With GSC data in your GA4 dashboard, you can also set up custom reports to break down your organic search traffic by dimensions like device type, country, or even landing pages. Simply head to the Reports tab in your GA4 property, and explore the possibilities with GSC metrics at your disposal.

Keep in mind that combining GSC and GA4 is not a one-size-fits-all solution. Every site is unique, and the benefits you gain from this integration will depend on your individual goals and requirements. However, by giving it a try, you’ll likely open up new insights into your organic search traffic and unlock untapped potential for your website’s growth.

So go ahead and connect your Google Search Console with GA4! You’ll soon see the benefits of this powerful combination and, more importantly, so will your website’s performance.

Organic search terms aren’t just numbers on a screen. They’re insights into your audience, guidance for your content strategy, a roadmap to improved visibility, and a yardstick for your SEO success. Embrace this data & the insights it offers, and watch as your SEO strategy becomes more informed, targeted, and ultimately, successful.

How to Configure GA4 for Tracking Organic Search Terms

Setting up GA4 to track organic search terms is a straightforward process that can help improve your website’s performance. In a friendly and casual tone, let’s dive into the steps you need to take.

First, make sure you have a Google Analytics 4 (GA4) property set up for your website. If you haven’t created one yet, follow Google’s instructions to get started. Remember, GA4 is essential for tracking organic search terms effectively. Here’s a video to help, too.

You’ll also need a Google Search Console (GSC) to get a little more information. This is even easier, and here are Google’s instructions to set up GSC if you don’t already have that set up.

Once the 2 are set-up, follow this video to quickly connect GSC to your GA4 account.

By following these steps, you’ll have a GA4 configuration ready for tracking organic search terms. This setup will provide valuable insights into how users find your website through search engines, allowing you to make informed decisions for optimizing your site’s performance. And remember, maintaining a friendly, casual, and professional attitude will make the process enjoyable for both you and your website visitors. Happy tracking!

Understanding Organic Search Reports in GA4

You do get a basic understanding of the overall volume of organic traffic through GA4. Simply head over to ‘Reports’ > ‘Acquisition’ & you’ll see your google analytics organic traffic on both ‘User acquisition’ and ‘Traffic acquisition’.

On both, you’ll see basic visuals, but then scroll down. In the far left of the list, you’ll see ‘Session default channel group 🔻’ or ‘First user default channel group 🔻’ depending on Traffic or User. Click on that, and then choose the option with Source / Medium. Then you’ll be able to see traffic by organic source – like Google, Bing, and more.

In addition, if you’ve got Conversions configured, the Conversions column will tell you how many of those conversions (aka leads, newsletter sign-ups or however else you’re using conversions for) came from organic search. 💥

Let’s take this a step further, though, and see about the organic traffic by the page. You can see page level detail under ‘Reports’ > ‘Engagement’ > ‘Landing page’ or ‘Pages and screens’, as well, depending on the reports you normally refer to. However, we’ll just hang out here in ‘Traffic acquisition’ because the process will be almost exactly the same regardless. So whichever report you prefer, you can replicate this process.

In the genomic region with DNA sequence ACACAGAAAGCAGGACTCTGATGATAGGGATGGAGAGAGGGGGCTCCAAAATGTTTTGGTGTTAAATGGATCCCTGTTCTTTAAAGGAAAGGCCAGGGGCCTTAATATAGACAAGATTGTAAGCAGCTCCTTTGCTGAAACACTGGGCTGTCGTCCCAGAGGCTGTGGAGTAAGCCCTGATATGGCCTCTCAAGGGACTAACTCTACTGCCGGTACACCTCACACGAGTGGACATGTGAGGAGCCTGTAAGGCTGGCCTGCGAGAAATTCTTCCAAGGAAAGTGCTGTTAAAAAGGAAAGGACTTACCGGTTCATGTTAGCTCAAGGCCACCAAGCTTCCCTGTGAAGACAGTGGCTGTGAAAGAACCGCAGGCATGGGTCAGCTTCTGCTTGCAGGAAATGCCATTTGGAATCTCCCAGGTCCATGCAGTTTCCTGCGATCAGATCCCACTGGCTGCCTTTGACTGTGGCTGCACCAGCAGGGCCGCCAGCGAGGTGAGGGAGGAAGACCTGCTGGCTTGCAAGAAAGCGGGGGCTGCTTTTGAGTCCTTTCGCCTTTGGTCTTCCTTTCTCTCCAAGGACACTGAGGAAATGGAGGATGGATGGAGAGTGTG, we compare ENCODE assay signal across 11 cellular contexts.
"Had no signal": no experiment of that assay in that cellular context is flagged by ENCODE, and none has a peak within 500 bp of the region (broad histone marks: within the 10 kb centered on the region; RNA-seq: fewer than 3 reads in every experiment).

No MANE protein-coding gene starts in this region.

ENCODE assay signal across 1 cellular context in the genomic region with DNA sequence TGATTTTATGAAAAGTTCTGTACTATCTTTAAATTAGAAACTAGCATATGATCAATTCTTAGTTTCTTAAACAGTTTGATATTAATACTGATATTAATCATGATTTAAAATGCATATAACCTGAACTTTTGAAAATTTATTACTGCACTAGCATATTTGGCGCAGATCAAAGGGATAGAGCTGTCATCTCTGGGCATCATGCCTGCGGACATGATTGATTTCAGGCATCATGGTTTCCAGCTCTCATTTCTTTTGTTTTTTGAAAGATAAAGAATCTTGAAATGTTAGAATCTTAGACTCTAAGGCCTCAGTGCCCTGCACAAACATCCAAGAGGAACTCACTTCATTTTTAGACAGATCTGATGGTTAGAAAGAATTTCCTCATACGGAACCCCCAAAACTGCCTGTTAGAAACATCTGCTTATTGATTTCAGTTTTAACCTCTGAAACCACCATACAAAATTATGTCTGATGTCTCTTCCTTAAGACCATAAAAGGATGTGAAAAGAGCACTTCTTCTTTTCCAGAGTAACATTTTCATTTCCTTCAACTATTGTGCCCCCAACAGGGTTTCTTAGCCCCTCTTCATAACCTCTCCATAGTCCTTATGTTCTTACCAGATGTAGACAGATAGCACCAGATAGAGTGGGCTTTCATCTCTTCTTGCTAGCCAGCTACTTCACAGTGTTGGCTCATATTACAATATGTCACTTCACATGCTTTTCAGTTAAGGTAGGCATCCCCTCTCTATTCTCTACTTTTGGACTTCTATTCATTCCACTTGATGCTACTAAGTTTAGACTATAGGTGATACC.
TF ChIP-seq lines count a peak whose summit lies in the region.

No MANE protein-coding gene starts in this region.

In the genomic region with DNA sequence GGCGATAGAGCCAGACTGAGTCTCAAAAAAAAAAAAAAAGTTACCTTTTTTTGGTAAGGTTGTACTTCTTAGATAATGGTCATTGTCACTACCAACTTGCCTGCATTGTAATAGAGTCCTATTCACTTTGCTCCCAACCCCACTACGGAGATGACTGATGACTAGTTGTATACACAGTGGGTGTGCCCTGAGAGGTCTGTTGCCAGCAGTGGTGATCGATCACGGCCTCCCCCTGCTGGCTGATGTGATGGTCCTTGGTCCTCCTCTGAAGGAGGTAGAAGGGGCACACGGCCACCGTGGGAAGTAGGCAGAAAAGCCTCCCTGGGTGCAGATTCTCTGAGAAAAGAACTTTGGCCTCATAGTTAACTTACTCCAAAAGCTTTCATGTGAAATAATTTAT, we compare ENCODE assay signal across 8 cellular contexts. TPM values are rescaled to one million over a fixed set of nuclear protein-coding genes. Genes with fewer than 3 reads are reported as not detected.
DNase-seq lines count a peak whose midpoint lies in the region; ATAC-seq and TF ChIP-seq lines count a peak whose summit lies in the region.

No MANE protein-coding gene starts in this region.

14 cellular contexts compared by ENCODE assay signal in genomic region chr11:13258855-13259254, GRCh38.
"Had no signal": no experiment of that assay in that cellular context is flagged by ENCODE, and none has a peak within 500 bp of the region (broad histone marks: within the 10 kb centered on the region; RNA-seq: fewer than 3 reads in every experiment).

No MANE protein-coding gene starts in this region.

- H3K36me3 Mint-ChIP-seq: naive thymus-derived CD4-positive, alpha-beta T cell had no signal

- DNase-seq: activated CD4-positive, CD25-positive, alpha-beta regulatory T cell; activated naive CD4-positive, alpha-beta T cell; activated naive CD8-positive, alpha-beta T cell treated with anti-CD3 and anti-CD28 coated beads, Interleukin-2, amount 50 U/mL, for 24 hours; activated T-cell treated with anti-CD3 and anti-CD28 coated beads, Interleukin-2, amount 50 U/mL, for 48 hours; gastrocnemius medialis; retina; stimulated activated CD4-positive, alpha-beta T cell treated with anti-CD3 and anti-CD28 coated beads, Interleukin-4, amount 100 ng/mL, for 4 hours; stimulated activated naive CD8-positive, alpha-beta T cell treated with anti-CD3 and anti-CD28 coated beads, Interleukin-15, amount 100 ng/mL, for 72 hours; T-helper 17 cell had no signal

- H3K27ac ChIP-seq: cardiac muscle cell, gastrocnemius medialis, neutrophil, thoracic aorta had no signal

Filter for just organic traffic. Click ‘Add filter’ and in the window that appears, search for the Session medium. Choose ‘organic’ and then ‘Apply’.

Scroll down to the table at the bottom. Click the ‘Session source / medium 🔻’ column name and choose ‘Session source’. Now click the plus sign next to that column. Type in Landing in the search bar that appears, and then click on the only option – ‘Landing page + query string’.

You now have a list of the source – like Bing or Google for each page on your site. In the example above, baidu is a search engine that is not as widely known in the US, but it’s the dominant search engine in China.

You can also see this page level detail under ‘Reports’ > ‘Engagement’ > ‘Landing page’ or ‘Pages and screens’, as well, depending on the reports you normally refer to.

Organic Search Terms in GA4 with Google Search Console

I find the real power once you’ve connected to GSC is to look at the search terms, though.

Once you’ve successfully connected GSC to your GA4, you’ll get a new section in your GA4 Reports labeled Search Console that I sometimes refer to as GA4 Search Console to help distinguish between the actual GSC reporting. Expanding this section gets you a ‘Queries’ and ‘Google organic search traffic’ options.

Just like other reports in GA4, you have the ability to change the date range that is in the reports along with the ability to ‘Add comparison’. The date filter functions like normal, but the comparison options are much more limited than what will display as an option. You can add comparisons for ‘Country’ & ‘Device category’ only at this time.

Just know that these reports won’t perfectly match the traffic you will see in the other Google Analytics 4 reporting. How things gets counted between the tools just aren’t quite apples to apples. They are still directionally relevant, though.

Also, while we were just looking at the traffic counts from Yahoo, Bing, etc a moment ago in the GA4 reports, know that this is just the Google search information here in this section. No Bing information will be found here (or any other site for that matter).

Information here is also delayed by 48 hours after it’s collected, so don’t lean on this to be real-time. Google also states that the data is available on a rolling 16 months.

Queries